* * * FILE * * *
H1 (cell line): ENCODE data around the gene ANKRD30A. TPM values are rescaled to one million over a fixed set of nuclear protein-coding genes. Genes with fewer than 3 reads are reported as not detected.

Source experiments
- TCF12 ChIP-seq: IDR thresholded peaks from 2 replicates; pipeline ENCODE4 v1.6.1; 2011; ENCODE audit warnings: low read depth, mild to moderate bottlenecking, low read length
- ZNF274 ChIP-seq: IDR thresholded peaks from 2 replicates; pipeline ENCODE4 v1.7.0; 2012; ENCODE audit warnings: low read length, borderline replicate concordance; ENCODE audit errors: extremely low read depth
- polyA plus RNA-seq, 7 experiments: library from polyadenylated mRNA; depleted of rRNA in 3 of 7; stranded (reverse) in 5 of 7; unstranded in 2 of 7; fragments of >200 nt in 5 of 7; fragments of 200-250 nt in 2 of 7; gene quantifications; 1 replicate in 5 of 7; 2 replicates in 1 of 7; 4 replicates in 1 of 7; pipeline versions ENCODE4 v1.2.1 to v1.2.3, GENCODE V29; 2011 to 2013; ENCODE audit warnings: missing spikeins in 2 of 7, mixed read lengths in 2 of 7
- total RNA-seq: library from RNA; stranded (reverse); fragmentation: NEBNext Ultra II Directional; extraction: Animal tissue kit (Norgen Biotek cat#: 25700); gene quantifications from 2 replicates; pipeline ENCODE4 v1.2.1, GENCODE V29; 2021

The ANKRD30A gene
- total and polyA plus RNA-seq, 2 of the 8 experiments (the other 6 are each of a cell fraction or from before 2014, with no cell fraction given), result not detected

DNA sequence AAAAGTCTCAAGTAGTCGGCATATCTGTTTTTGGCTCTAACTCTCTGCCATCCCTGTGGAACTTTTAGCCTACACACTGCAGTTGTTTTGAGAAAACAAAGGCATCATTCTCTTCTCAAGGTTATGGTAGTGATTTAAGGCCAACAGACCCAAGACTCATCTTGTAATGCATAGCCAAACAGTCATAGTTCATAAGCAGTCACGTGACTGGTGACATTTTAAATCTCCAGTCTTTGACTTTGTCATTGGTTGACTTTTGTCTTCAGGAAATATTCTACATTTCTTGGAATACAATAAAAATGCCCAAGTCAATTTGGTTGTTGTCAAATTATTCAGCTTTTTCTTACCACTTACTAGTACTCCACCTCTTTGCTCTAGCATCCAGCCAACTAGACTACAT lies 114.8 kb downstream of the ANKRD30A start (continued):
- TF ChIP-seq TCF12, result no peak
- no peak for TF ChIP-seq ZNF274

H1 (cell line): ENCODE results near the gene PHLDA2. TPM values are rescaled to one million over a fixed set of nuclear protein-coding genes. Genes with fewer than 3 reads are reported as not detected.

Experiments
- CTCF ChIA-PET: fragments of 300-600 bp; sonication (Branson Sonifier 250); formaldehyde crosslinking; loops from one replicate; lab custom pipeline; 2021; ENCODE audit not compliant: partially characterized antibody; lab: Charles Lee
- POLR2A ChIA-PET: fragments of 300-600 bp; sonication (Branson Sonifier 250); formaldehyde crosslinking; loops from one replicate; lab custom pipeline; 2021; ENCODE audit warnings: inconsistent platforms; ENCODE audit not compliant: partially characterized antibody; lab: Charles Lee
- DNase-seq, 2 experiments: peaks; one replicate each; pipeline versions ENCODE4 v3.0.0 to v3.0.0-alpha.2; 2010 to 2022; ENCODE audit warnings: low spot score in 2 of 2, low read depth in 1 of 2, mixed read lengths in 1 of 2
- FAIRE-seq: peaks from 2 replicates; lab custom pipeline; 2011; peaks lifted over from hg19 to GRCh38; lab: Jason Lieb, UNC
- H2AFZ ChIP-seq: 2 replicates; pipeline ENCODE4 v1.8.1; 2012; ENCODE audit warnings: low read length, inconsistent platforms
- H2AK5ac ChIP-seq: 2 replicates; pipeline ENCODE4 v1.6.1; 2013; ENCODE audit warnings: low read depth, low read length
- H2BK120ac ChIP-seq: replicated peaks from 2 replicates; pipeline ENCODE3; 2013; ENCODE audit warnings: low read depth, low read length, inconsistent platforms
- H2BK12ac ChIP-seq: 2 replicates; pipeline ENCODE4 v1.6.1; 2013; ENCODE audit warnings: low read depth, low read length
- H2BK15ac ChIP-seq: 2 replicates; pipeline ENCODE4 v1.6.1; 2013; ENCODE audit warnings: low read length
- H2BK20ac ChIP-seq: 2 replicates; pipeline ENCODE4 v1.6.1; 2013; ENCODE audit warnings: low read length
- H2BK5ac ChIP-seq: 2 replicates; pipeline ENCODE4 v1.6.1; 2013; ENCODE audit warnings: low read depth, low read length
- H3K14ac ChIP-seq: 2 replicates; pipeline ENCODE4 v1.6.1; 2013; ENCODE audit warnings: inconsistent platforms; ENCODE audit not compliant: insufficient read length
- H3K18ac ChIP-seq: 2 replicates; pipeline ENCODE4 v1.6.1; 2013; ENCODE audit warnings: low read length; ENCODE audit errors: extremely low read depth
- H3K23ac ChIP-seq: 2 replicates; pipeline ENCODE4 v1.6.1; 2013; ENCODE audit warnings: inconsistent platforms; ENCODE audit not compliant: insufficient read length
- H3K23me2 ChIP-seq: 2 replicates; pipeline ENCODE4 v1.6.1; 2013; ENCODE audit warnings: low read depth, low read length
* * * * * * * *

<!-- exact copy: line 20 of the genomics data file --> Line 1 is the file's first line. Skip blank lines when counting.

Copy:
- H2BK120ac ChIP-seq: replicated peaks from 2 replicates; pipeline ENCODE3; 2013; ENCODE audit warnings: low read depth, low read length, inconsistent platforms